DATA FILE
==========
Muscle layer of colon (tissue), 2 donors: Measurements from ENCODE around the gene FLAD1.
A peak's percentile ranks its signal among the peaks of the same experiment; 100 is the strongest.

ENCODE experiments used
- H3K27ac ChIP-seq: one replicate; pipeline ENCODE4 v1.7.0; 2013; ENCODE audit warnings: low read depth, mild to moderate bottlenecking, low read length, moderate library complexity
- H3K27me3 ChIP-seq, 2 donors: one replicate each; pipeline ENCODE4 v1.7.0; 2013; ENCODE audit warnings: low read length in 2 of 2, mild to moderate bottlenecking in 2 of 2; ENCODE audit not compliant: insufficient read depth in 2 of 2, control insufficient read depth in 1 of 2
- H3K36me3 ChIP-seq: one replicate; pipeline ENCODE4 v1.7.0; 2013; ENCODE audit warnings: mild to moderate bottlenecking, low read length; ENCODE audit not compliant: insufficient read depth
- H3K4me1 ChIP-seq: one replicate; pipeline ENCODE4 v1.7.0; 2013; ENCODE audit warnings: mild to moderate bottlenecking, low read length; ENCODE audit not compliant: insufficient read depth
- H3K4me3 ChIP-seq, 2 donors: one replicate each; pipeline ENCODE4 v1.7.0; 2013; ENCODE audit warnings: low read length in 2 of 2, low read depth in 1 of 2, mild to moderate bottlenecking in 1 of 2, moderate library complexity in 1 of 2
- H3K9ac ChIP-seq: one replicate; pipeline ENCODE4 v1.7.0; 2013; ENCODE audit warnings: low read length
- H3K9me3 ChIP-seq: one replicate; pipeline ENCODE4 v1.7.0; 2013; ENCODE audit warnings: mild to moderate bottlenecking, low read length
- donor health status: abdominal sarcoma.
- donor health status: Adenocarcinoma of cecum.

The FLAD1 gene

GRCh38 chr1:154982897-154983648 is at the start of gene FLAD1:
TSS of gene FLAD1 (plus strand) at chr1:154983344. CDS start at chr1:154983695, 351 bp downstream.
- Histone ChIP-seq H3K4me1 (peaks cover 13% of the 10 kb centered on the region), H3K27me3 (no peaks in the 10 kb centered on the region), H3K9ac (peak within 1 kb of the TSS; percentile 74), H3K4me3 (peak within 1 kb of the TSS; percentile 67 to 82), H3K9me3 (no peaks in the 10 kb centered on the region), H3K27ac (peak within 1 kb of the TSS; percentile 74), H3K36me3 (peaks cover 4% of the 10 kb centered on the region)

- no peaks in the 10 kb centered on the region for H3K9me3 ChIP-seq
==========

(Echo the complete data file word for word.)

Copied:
Muscle layer of colon (tissue), 2 donors: Measurements from ENCODE around the gene FLAD1.
A peak's percentile ranks its signal among the peaks of the same experiment; 100 is the strongest.

ENCODE experiments used
- H3K27ac ChIP-seq: one replicate; pipeline ENCODE4 v1.7.0; 2013; ENCODE audit warnings: low read depth, mild to moderate bottlenecking, low read length, moderate library complexity
- H3K27me3 ChIP-seq, 2 donors: one replicate each; pipeline ENCODE4 v1.7.0; 2013; ENCODE audit warnings: low read length in 2 of 2, mild to moderate bottlenecking in 2 of 2; ENCODE audit not compliant: insufficient read depth in 2 of 2, control insufficient read depth in 1 of 2
- H3K36me3 ChIP-seq: one replicate; pipeline ENCODE4 v1.7.0; 2013; ENCODE audit warnings: mild to moderate bottlenecking, low read length; ENCODE audit not compliant: insufficient read depth
- H3K4me1 ChIP-seq: one replicate; pipeline ENCODE4 v1.7.0; 2013; ENCODE audit warnings: mild to moderate bottlenecking, low read length; ENCODE audit not compliant: insufficient read depth
- H3K4me3 ChIP-seq, 2 donors: one replicate each; pipeline ENCODE4 v1.7.0; 2013; ENCODE audit warnings: low read length in 2 of 2, low read depth in 1 of 2, mild to moderate bottlenecking in 1 of 2, moderate library complexity in 1 of 2
- H3K9ac ChIP-seq: one replicate; pipeline ENCODE4 v1.7.0; 2013; ENCODE audit warnings: low read length
- H3K9me3 ChIP-seq: one replicate; pipeline ENCODE4 v1.7.0; 2013; ENCODE audit warnings: mild to moderate bottlenecking, low read length
- donor health status: abdominal sarcoma.
- donor health status: Adenocarcinoma of cecum.

The FLAD1 gene

GRCh38 chr1:154982897-154983648 is at the start of gene FLAD1:
TSS of gene FLAD1 (plus strand) at chr1:154983344. CDS start at chr1:154983695, 351 bp downstream.
- Histone ChIP-seq H3K4me1 (peaks cover 13% of the 10 kb centered on the region), H3K27me3 (no peaks in the 10 kb centered on the region), H3K9ac (peak within 1 kb of the TSS; percentile 74), H3K4me3 (peak within 1 kb of the TSS; percentile 67 to 82), H3K9me3 (no peaks in the 10 kb centered on the region), H3K27ac (peak within 1 kb of the TSS; percentile 74), H3K36me3 (peaks cover 4% of the 10 kb centered on the region)

- no peaks in the 10 kb centered on the region for H3K9me3 ChIP-seq